China’s Structural Reforms Prevail, Despite Tough Global Landscape by Dan Steinbock, Difference Group
During the on-going “Two Sessions” – the annual plenary meetings of China’s top legislative and consultative bodies – international spotlight focused on the 13th Five Year Plan, poverty alleviation and the charity law, the rule of law, the Belt and Road initiative, green development, and the anti-corruption struggle.
From the standpoint of the market economy, the structural reforms play the most critical role in China’s transformation, however.
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China’s structural reforms against the new normal
In the past few years, President Xi Jinping’s priority agenda – the “Four Comprehensives” – has become the grand blueprint of China’s new five year plan. The most critical tenet of the agenda stresses the task of building a “moderately prosperous society.” The second task is to “deepen reform” which requires reducing government’s role by increasing market power. The third priority is the “rule of law” and the fourth stresses strict party discipline.
Deeper reforms are vital to achieve the rebalancing of the Chinese economy toward consumption and innovation. The challenge is to implement those reforms amid the “new normal,” the most challenging world economy since the 1930s.
Nevertheless, at the 2015 Central Economic Work Conference, the policy authorities pledged to focus increasingly on supply-side reforms, which prioritized the reduction of excess capacity, while maintaining stability.
In the coming months, that will mean expanded fiscal spending, further monetary easing and broad restructuring – as evidenced by the Two Sessions.
Balancing between growth and reforms
In 2015, China’s economy grew by 6.9 percent. The deceleration of growth signals the eclipse of industrialization in the mainland’s relatively wealthier provinces. Moreover, slower growth is vital to double Chinese living standards by 2020. That’s what Premier Li Keqiang underscored when he stated that China will not abandon its ambitions for growth, although it will not pursue GDP single-mindedly.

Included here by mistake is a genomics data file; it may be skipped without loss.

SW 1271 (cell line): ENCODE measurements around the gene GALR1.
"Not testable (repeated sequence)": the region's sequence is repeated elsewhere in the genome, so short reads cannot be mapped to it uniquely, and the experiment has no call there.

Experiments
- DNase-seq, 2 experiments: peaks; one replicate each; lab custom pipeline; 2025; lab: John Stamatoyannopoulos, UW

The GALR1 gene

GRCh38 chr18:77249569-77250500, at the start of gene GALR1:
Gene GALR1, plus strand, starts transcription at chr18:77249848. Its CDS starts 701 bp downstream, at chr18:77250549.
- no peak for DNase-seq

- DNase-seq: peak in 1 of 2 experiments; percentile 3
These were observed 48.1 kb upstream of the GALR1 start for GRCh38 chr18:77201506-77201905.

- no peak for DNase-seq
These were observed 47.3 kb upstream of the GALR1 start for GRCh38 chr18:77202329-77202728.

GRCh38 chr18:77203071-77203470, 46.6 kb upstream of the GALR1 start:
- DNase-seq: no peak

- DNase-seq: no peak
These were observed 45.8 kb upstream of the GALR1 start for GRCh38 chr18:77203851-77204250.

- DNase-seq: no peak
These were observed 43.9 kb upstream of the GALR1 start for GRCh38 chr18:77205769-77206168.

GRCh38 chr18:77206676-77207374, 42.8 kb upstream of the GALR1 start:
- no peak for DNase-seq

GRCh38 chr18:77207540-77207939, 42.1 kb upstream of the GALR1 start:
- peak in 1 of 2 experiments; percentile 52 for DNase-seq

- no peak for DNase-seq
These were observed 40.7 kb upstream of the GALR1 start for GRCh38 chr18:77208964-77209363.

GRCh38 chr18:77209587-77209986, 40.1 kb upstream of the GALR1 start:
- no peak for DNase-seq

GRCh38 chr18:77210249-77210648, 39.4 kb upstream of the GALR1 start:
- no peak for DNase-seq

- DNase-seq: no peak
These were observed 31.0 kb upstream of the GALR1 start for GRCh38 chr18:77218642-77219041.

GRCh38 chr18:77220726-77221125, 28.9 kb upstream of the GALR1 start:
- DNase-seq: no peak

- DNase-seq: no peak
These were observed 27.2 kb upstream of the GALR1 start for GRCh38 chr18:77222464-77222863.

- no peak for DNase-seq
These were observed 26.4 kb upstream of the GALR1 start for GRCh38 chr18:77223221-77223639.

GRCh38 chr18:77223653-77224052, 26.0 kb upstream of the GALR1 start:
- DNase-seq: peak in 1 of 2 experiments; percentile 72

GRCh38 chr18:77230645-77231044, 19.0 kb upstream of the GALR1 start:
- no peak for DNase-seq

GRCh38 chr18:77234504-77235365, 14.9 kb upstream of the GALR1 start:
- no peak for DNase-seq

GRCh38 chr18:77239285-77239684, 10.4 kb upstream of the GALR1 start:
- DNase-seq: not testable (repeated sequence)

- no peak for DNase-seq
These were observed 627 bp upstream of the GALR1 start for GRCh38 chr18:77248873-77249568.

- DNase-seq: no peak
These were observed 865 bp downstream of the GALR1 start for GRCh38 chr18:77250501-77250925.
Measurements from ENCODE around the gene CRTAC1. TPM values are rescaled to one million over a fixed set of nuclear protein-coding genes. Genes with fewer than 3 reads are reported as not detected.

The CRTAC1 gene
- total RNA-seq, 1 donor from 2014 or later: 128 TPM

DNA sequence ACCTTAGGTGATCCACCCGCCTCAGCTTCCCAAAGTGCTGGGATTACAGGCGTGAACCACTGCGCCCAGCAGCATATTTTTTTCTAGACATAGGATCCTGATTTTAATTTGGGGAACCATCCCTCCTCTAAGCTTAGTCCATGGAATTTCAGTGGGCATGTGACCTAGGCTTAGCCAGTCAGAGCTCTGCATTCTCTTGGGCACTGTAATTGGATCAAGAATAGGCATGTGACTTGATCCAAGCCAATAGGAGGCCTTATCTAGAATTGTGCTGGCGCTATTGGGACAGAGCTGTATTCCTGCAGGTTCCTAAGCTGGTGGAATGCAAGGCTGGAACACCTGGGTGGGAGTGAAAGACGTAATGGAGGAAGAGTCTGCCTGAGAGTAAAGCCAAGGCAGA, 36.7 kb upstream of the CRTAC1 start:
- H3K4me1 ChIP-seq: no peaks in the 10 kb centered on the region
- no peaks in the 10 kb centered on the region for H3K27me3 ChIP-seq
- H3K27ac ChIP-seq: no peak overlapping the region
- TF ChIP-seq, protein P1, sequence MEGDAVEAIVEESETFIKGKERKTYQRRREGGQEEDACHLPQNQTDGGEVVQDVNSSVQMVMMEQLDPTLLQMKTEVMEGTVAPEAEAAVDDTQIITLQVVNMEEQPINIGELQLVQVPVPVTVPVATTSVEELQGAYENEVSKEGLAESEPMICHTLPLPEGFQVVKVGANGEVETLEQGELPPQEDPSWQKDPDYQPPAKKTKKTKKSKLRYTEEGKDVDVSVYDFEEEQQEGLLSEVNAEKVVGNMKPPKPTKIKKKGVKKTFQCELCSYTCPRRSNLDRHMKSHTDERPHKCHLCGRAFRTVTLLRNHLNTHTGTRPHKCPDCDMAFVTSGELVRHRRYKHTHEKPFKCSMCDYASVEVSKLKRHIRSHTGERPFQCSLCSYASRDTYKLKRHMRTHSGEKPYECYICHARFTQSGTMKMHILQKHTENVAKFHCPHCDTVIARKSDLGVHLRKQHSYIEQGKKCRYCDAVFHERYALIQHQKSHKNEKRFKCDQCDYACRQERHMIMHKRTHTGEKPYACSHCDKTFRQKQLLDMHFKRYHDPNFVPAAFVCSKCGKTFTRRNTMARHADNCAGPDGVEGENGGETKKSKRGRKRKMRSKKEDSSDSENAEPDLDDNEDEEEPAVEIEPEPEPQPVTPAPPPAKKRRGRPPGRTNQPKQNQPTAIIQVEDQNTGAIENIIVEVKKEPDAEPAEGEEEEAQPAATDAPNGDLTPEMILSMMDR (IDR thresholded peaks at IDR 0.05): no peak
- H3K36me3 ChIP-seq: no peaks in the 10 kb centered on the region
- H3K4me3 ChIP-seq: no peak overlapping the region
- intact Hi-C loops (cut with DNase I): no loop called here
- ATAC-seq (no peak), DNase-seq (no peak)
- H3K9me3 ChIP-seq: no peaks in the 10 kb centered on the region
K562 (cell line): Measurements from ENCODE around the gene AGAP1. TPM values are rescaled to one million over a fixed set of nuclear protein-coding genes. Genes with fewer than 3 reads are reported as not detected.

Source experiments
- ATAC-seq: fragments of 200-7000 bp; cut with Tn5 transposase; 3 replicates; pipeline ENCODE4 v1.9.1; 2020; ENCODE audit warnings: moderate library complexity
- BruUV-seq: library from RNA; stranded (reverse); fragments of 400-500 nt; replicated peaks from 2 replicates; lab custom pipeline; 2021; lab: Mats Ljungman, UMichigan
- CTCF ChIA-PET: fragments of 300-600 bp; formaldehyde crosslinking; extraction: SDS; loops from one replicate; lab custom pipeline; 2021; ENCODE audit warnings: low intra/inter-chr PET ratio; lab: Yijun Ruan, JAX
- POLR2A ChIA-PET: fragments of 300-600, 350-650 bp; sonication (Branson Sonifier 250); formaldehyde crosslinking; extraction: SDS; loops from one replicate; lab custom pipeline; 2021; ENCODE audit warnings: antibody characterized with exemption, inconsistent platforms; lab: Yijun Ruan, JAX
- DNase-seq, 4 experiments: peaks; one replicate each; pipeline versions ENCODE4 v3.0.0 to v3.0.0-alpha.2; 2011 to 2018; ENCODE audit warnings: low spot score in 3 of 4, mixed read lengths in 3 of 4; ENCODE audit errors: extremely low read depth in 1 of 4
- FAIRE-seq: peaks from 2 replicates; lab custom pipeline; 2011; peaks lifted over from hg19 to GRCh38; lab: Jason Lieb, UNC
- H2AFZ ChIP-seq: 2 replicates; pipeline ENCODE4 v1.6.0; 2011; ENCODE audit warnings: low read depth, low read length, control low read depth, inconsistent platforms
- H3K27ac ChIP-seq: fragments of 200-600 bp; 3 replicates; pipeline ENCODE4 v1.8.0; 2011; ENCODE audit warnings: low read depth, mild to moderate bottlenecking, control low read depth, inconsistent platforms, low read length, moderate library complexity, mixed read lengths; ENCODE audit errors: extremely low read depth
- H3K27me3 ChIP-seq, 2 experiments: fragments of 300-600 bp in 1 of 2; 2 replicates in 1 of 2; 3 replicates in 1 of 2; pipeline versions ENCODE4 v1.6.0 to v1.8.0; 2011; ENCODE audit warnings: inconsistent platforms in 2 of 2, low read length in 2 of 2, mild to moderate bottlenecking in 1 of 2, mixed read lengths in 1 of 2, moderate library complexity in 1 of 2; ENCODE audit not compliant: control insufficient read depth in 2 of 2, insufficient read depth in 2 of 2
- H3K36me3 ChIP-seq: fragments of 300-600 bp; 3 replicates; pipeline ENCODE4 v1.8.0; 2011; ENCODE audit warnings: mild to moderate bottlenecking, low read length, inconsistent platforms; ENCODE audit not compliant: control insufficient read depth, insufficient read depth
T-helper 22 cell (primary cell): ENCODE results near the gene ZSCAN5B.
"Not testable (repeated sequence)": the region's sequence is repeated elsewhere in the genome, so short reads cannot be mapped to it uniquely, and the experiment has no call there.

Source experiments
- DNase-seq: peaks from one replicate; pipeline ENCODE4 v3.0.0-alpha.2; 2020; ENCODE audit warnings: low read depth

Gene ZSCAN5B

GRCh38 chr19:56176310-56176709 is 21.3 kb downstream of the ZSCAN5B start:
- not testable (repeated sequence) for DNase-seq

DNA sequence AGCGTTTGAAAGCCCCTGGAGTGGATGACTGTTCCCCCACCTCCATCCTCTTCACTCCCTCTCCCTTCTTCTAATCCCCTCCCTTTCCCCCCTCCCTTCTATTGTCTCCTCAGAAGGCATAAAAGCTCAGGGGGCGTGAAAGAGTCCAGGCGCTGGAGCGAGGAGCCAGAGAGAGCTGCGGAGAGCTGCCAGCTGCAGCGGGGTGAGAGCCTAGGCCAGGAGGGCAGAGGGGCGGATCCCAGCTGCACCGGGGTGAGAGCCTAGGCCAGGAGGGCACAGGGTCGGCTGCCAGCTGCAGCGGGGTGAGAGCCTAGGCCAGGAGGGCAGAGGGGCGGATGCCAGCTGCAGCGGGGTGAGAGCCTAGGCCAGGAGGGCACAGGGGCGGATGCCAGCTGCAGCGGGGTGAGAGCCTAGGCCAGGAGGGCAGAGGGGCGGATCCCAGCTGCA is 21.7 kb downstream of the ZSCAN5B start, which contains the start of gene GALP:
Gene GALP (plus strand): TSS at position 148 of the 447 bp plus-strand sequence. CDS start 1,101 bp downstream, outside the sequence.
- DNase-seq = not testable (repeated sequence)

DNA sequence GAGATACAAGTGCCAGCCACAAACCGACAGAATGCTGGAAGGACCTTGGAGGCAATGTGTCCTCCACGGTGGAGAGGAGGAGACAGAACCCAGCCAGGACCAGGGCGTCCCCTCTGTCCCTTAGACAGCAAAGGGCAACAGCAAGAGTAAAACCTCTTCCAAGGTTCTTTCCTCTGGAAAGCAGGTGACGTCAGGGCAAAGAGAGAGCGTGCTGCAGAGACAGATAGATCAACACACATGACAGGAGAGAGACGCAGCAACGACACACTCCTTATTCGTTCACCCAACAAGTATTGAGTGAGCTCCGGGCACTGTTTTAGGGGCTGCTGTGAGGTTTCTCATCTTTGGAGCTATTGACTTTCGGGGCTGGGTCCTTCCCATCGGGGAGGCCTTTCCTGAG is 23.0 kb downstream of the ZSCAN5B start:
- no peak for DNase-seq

Beijing’s objective is not sheer growth for growth. Rather, growth is seen as an instrument to raise living standards.
Despite shifts in the budget, reform priorities prevail. China budgeted a fiscal deficit of 3 percent of gross domestic product (GDP) for 2016 from 2.4 percent in 2015, to support a “reasonable range” of growth. At the same time, China hopes to maintain social expenditure and infrastructure investment, including increasing the length of high-speed railways to 30,000 km, linking more than 80 percent of big cities nationwide, and achieving full coverage for broadband networks in both urban and rural areas.
Moreover, defense spending was budgeted to rise 7.6 percent, which represents a significant decrease from 10.1 percent last year. Neither represents a disruptive change; both reflect the ongoing balancing act.
In the past few years, Primer Li Keqiang has pushed structural reforms but shunned another huge stimulus, which would contribute to government debt. He favors smaller, targeted fiscal measures. In turn, gradual deleveraging seeks to reduce local government debt, which accumulated after the 2009 stimulus.
Undoubtedly, the most serious signal that the government is resolute about reforms is the pledge to reduce excess capacity even if it will require 3 million workers to be laid off in the coming 2-3 years.
Growth by fundamentals, growth by debt
Internationally, China’s balancing act – the effort to couple structural reforms with rebalancing of the economy – is something unique.
Today, U.S. sovereign debt exceeds $19.1 trillion and the size of the economy. Europe has been struggling with massive sovereign debt crisis since 2010 and most core economies rely on debt-fueled growth. In Japan, Premier Abe’s agenda has contributed to the debt burden, which is now almost 250 percent of the GDP. Washington still lacks of credible, bipartisan mediumterm debt-reduction plan. Brussels lacks institutions to implement such plans regionally. Japan has a plan but it continues to contribute to debt.
Without effective growth, major advanced economies rely on ultra-low interest rates (U.S.), continued quantitative easing, or both (Europe, Japan). In contrast, China is engaged in a structural transformation, even as it is deleveraging.
The new range target of 6.5-7 percent growth for 2016 is ambitious but feasible. Assuming peaceful international environment and gradual domestic reforms, it is likely to further decelerate to about 5 percent by 2020. Assuming advanced economies can avoid contagious debt crises, U.S. annual growth is unlikely to exceed 2.5 percent, Eurozone expansion will remain less than 1.5 percent and Japanese growth will struggle at 0.5-1 percent. But that is growth by debt.
In contrast, China has potential to grow 2-3 times faster than major advanced economies, as long as market-oriented structural reforms will prevail. And that is growth by fundamentals. Dan Steinbock is the founder of Difference Group and has served as research director at the India, China and America Institute (USA) and visiting fellow at the Shanghai Institutes for International Studies (China) and the EU Centre (Singapore). For more, see www.differencegroup.net